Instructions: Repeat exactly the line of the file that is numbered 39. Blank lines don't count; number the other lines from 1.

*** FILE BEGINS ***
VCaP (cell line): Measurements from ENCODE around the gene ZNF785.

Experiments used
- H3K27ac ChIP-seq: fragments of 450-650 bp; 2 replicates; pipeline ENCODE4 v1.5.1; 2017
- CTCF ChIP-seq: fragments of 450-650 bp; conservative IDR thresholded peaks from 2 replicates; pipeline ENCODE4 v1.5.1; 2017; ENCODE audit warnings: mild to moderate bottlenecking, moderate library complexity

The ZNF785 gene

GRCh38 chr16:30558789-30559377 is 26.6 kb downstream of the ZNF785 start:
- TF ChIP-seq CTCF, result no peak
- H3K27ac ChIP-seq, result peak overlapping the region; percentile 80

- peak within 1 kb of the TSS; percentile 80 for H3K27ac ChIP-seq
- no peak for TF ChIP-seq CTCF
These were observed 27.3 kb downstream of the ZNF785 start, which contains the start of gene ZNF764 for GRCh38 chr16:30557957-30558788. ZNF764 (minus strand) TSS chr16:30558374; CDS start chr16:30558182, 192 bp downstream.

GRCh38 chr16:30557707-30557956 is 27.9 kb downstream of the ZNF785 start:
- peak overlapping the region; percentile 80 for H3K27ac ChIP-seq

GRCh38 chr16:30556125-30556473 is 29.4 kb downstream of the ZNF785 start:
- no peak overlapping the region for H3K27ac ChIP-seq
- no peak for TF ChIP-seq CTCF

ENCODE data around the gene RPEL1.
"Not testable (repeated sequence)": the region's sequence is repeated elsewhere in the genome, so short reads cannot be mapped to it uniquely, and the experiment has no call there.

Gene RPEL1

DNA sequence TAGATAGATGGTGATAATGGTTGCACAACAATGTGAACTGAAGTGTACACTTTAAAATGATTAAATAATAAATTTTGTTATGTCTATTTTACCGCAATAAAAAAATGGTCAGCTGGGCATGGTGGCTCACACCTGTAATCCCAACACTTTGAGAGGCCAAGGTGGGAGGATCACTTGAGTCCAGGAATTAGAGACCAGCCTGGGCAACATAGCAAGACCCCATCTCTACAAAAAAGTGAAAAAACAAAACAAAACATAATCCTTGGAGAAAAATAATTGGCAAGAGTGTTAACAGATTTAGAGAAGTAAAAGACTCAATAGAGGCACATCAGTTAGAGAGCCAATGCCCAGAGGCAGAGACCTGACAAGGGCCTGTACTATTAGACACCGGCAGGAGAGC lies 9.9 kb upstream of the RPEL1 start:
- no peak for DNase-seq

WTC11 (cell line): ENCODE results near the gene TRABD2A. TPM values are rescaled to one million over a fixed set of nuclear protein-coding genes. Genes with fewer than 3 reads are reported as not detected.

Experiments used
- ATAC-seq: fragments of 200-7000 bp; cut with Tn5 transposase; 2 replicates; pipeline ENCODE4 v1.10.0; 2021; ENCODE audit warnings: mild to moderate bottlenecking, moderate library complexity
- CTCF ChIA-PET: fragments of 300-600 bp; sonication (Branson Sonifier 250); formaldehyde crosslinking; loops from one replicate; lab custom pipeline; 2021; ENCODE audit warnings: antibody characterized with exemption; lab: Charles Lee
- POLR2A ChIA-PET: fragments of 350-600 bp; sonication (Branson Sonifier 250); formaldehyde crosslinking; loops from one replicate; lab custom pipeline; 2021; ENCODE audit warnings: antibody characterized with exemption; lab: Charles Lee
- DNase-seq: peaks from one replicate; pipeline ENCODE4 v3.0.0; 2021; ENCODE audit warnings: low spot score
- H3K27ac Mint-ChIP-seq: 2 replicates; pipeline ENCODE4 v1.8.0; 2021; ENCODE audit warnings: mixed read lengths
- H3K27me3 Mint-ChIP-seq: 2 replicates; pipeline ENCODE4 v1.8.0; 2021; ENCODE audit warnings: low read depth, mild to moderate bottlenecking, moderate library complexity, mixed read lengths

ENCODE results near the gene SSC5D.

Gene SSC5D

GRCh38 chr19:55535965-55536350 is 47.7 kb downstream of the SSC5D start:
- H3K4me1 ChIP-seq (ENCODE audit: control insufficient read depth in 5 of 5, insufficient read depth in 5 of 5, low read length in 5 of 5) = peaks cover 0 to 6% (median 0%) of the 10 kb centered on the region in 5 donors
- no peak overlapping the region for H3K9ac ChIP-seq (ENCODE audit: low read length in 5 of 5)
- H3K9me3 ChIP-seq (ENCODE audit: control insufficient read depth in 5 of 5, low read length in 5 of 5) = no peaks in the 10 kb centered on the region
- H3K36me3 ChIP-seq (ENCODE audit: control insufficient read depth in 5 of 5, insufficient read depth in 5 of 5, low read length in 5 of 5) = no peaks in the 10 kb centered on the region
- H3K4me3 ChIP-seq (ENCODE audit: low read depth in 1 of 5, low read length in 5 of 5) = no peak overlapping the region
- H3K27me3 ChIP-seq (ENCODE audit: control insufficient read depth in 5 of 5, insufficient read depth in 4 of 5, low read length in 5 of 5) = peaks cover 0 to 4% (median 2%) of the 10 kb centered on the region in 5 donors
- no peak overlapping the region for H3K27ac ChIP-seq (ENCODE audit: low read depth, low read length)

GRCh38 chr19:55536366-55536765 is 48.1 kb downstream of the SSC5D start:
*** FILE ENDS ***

- no peak overlapping the region for H3K27ac ChIP-seq (ENCODE audit: low read depth, low read length)